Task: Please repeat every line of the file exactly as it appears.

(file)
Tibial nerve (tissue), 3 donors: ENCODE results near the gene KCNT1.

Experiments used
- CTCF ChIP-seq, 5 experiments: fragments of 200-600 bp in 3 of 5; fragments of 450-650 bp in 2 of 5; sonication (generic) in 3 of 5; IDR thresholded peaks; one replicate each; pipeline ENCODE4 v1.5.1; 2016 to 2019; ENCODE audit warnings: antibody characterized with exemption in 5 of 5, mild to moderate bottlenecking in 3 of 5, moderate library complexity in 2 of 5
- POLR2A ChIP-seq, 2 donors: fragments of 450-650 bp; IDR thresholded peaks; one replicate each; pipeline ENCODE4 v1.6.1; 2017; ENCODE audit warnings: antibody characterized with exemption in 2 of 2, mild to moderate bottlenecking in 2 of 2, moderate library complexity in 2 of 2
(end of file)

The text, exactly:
Tibial nerve (tissue), 3 donors: ENCODE results near the gene KCNT1.

Experiments used
- CTCF ChIP-seq, 5 experiments: fragments of 200-600 bp in 3 of 5; fragments of 450-650 bp in 2 of 5; sonication (generic) in 3 of 5; IDR thresholded peaks; one replicate each; pipeline ENCODE4 v1.5.1; 2016 to 2019; ENCODE audit warnings: antibody characterized with exemption in 5 of 5, mild to moderate bottlenecking in 3 of 5, moderate library complexity in 2 of 5
- POLR2A ChIP-seq, 2 donors: fragments of 450-650 bp; IDR thresholded peaks; one replicate each; pipeline ENCODE4 v1.6.1; 2017; ENCODE audit warnings: antibody characterized with exemption in 2 of 2, mild to moderate bottlenecking in 2 of 2, moderate library complexity in 2 of 2